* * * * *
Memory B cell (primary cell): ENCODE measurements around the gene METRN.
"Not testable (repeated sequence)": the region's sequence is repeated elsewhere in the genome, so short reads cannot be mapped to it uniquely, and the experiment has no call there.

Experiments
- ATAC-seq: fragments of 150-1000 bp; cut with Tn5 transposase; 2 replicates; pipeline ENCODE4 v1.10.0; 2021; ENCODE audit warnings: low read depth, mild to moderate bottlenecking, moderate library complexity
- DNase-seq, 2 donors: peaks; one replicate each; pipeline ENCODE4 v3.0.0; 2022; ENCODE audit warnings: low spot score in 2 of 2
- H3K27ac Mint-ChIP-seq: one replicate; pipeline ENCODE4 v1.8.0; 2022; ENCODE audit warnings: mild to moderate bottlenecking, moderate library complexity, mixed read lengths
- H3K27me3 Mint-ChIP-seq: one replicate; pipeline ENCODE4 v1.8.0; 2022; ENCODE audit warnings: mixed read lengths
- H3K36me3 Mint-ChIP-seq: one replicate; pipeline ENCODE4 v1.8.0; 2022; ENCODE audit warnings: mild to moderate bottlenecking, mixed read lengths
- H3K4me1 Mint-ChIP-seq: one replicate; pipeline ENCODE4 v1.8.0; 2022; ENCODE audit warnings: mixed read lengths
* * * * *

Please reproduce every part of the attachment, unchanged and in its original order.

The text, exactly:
Memory B cell (primary cell): ENCODE measurements around the gene METRN.
"Not testable (repeated sequence)": the region's sequence is repeated elsewhere in the genome, so short reads cannot be mapped to it uniquely, and the experiment has no call there.

Experiments
- ATAC-seq: fragments of 150-1000 bp; cut with Tn5 transposase; 2 replicates; pipeline ENCODE4 v1.10.0; 2021; ENCODE audit warnings: low read depth, mild to moderate bottlenecking, moderate library complexity
- DNase-seq, 2 donors: peaks; one replicate each; pipeline ENCODE4 v3.0.0; 2022; ENCODE audit warnings: low spot score in 2 of 2
- H3K27ac Mint-ChIP-seq: one replicate; pipeline ENCODE4 v1.8.0; 2022; ENCODE audit warnings: mild to moderate bottlenecking, moderate library complexity, mixed read lengths
- H3K27me3 Mint-ChIP-seq: one replicate; pipeline ENCODE4 v1.8.0; 2022; ENCODE audit warnings: mixed read lengths
- H3K36me3 Mint-ChIP-seq: one replicate; pipeline ENCODE4 v1.8.0; 2022; ENCODE audit warnings: mild to moderate bottlenecking, mixed read lengths
- H3K4me1 Mint-ChIP-seq: one replicate; pipeline ENCODE4 v1.8.0; 2022; ENCODE audit warnings: mixed read lengths